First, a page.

• Junior year, we had to recite a poem to the class. Most of the students picked works by Sylvia Plath. I read a piece by African American activist Jayne Cortez called “There It Is.” It equated white supremacy to Legionnaires’ disease, a disease sprayed on people, poisoning minds with a lie about their superiority, that their way was the right way. The poem allowed me to say words and phrases like “ruling class,” “Ku Klux Klan,” and “penises” out loud. I loved the discomfort my teachers and classmates seemed to feel when faced with language and ideas we were not supposed to use.
  • When it came time to write my thesis, I chose to expose how the narrative of Haiti in the U.S. was an intentional project of white supremacy. I wrote how Haiti has been portrayed as poor, diseased, and without a future, because it was the only successful revolt by enslaved people, and it will be paying the price for that radical act forever. If Haiti had become a thriving country, what would it have signaled to other enslaved people, other nations under colonial or imperial rule? You can unseat white supremacy. That was not something the world wanted anybody to think.
  • the power of a totem, the idea that you can imbue an object with meaning and it can have a positive impact on you.
  • Black people couldn’t own property until the state’s Fair Housing Act passed in 1957, six years before the running group first met. Eugene’s population in 1963 was only 0.4 percent Black, or 220 of nearly 51,000 people. The University of Oregon had a small percentage of Black students, but it wouldn’t approve a Black student union until 1966.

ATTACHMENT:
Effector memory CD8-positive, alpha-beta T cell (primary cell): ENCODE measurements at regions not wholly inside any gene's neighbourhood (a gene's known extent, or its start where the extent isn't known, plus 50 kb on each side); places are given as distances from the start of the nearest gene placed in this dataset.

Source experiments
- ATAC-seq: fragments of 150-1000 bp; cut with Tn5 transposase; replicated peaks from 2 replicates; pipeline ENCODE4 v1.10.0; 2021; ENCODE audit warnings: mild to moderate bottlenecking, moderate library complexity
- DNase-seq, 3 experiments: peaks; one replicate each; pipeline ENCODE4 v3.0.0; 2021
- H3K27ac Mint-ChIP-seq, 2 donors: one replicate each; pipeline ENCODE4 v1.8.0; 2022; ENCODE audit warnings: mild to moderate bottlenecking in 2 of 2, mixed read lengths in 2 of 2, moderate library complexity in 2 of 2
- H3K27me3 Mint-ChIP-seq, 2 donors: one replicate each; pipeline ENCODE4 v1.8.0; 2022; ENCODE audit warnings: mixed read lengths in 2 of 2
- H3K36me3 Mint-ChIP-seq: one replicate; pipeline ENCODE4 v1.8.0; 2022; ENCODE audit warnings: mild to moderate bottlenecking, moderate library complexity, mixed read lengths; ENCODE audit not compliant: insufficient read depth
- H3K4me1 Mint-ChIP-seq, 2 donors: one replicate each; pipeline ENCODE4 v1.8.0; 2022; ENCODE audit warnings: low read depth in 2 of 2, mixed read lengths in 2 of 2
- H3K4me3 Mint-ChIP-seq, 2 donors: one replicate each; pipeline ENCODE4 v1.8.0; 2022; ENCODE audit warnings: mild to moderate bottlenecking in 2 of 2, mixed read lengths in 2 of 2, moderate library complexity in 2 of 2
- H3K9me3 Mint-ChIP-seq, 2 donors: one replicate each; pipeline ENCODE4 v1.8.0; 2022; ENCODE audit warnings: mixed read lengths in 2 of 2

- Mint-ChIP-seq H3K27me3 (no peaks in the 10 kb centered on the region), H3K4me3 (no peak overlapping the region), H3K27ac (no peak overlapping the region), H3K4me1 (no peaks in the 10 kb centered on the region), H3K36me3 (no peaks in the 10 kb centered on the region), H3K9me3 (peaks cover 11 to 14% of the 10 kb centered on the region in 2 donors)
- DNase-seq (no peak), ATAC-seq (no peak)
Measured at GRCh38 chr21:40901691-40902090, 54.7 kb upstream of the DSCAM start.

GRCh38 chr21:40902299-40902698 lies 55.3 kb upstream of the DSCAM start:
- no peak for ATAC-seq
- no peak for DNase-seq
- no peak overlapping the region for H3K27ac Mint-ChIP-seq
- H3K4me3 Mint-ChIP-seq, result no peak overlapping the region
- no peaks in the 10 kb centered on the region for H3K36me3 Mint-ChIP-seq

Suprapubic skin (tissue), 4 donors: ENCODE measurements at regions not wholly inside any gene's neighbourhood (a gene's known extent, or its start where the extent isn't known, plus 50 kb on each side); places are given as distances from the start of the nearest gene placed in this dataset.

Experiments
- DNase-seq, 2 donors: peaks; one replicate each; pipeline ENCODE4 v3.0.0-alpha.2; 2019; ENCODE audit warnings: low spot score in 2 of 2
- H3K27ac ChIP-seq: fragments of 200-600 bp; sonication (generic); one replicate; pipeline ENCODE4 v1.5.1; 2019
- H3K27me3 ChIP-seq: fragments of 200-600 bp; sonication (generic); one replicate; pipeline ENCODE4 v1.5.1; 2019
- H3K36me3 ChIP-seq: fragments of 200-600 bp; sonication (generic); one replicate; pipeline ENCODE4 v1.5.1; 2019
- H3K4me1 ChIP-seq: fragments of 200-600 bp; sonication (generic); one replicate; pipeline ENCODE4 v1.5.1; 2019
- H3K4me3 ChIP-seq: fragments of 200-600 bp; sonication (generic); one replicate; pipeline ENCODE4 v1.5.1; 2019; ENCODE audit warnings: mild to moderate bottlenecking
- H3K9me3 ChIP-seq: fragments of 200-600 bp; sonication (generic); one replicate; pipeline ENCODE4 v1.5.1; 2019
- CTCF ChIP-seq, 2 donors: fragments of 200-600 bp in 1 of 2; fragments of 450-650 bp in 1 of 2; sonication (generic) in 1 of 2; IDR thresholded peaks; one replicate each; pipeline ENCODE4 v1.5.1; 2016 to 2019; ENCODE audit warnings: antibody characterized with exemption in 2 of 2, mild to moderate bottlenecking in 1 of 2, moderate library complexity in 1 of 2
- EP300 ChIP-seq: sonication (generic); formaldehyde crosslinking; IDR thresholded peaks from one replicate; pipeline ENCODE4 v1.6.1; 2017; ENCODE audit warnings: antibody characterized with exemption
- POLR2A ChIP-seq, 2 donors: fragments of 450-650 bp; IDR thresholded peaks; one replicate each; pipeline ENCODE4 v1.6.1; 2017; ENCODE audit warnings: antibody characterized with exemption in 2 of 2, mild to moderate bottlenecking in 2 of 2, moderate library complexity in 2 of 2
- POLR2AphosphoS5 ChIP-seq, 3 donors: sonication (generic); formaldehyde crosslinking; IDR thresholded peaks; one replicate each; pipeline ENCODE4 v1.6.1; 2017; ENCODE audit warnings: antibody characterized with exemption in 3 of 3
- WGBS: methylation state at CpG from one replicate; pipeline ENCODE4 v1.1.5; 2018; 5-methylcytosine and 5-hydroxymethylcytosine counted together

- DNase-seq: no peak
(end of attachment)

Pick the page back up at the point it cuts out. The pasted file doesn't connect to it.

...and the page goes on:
• During the ’50s and ’60s, civil rights lawyers filed multiple lawsuits in attempts to desegregate state parks. But rather than open parks to Black people, South Carolina shut down its entire parks system. Georgia opted to lease a dozen of its parks to private operators, circumventing the legal system.
  • As runners showed up, I greeted them. Other regulars like Amir did the same. Then we’d form a circle and the first words I spoke were: “Welcome to Harlem Run. Great to see so many people out here. Is anyone here for the first time?” We were getting one, maybe two, new people each week. If someone’s hand went up, the group applauded and welcomed them. I added icebreakers to create connection. In a circle, we went around answering the question of the day: What’s your favorite ice cream, movie, song? It allowed each person to know someone, to actually have spoken to a fellow human and shared a bit of information about themselves. It was fun, and felt both silly and intimate.